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Tips for a Good Night’s Sleep

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We all know that sleep is critical to mental and physical well-being — it's nature's way to revitalize and recover from the wear and tear of the day. However, getting the recommended seven to nine hours of sleep a night is not easy. Hundreds of reasons interfere with your ability to catch the right amount of Zzz's — work stress, family obligations or just plain surfing the web are just a few examples of why we get inadequate or poor sleep.

TRY THESE TIPS TO WIND DOWN, RELAX AND GET A LONGER, MORE RESTFUL NIGHT'S SLEEP.

Evaluate Your Room
The best environment for sleep is one that is cool, quiet, dark and free of interruptions. Check your room for noise or other distractions, such as lights from cable boxes and vibrations or pings announcing incoming emails and texts. Blackout curtains, eye shades, ear plugs, and "white noise" makers such as humidifiers and fans help mask unwanted noise. Also consider your bedding. Pillows should support your neck in a neutral position, and mattresses should be replaced every nine to 10 years.

Wind Down
A relaxing routine and dim lighting help transition your body from the excitement of the day to bedtime. To help wind down, spend the last hour before bed doing a calming activity, such as reading or listening to music. Ideally, avoid electronics before bed. Activities like online shopping or surfing the web can inadvertently cause you to stay up later than planned and for some the blue light emanating from computer and TV screens activates the brain.

Avoid Alcohol in the Evening
Although it might help you feel relaxed, as the initial effects wear off, alcohol actually causes frequent awakenings. It interferes with deep, REM sleep and may cause shallow sleep, multiple awakenings, REM rebound (associated with nightmares or vivid dreams), or sweating.

Stay Away From Bright Lights and Electronics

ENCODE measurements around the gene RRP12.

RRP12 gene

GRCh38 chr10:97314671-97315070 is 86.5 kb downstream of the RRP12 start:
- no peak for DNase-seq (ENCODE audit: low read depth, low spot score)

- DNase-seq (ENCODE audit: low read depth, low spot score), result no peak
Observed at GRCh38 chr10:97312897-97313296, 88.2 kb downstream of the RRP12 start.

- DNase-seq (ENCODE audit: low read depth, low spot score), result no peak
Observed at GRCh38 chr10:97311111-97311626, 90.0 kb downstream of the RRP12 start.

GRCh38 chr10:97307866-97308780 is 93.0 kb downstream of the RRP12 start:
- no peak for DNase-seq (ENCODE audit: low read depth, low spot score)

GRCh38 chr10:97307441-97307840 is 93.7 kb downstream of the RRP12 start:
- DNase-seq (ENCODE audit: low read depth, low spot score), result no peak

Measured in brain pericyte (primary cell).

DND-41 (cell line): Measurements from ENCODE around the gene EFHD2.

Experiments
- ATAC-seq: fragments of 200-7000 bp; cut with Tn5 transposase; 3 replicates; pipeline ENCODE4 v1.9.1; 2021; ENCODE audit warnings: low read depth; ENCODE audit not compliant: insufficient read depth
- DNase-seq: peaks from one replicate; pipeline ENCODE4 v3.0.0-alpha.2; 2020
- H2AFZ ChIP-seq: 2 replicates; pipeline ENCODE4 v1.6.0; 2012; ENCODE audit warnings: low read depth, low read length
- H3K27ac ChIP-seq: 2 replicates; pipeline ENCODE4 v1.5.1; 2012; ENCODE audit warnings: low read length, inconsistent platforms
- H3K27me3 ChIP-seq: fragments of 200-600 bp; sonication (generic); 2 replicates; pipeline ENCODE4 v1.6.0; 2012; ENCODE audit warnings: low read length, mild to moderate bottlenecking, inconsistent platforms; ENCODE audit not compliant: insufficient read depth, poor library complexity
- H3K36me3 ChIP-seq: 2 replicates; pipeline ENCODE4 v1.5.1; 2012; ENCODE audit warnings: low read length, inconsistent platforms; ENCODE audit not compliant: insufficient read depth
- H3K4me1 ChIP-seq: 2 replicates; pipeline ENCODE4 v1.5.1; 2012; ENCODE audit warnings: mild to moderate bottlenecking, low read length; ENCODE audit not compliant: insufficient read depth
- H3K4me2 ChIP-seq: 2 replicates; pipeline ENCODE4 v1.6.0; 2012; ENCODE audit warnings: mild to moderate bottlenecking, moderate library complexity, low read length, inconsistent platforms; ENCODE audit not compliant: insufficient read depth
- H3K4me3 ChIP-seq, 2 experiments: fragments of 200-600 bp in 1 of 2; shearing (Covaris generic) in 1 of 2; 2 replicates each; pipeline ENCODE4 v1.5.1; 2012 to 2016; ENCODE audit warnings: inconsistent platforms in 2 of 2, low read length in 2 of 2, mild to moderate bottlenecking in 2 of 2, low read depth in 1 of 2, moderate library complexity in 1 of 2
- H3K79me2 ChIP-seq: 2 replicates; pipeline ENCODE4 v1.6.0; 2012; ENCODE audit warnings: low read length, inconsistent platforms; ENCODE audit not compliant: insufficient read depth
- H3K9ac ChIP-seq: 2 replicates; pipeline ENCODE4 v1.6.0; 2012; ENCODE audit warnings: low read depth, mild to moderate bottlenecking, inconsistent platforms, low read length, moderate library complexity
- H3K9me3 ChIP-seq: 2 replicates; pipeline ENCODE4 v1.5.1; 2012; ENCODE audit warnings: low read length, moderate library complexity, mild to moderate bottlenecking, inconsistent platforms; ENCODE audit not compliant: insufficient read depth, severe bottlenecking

Light plays a critical role in your body's ability to create melatonin. While the pineal gland is prepared to create melatonin each night around 9 p.m., it will only do so when you're in a dimly lit environment. Help prepare your body for bed by avoiding bright lights before bed.

Stop Forcing It
If you find yourself lying awake and counting sheep into six figures, it's time for another trick. After 15 to 30 minutes of lying in bed awake, get out of bed. Avoid turning on bright lights, and find something calming to do, such as listening to music or reading. If you don't want to disturb your partner, try progressive relaxation by mentally relaxing each body part. For example, start at your head and consciously relax your jaw, forehead and neck, then move to your shoulders, and down through the body to your toes.

Write It Down
Keep a "worry journal" on your nightstand. It's common to wake up in the middle of the night worrying — and sometimes dwelling — on your list of to-dos in the morning. If you find yourself lying awake at night, daunted by the day's tasks ahead, quickly jot them all down on a piece of paper.

Consider taking Emergen-Zzzz®. It's a dietary supplement containing melatonin to help you fall asleep naturally, plus vitamin C and key antioxidants† to fortify your body while you sleep.*

OR

Try Advil® PM, a combination pain reliever and sleep aid, when minor aches and pains are keeping you awake. Advil® PM combines the #1 pain reliever with a gentle, non-habit forming sleep aid to help you get the healing sleep your body needs. Use as directed.

*These statements have not been evaluated by the Food and Drug Administration. These products are not intended to diagnose, treat, cure or prevent any disease.

†Antioxidants include zinc and manganese.

Article provided by Advil PM Emergen Zzzz

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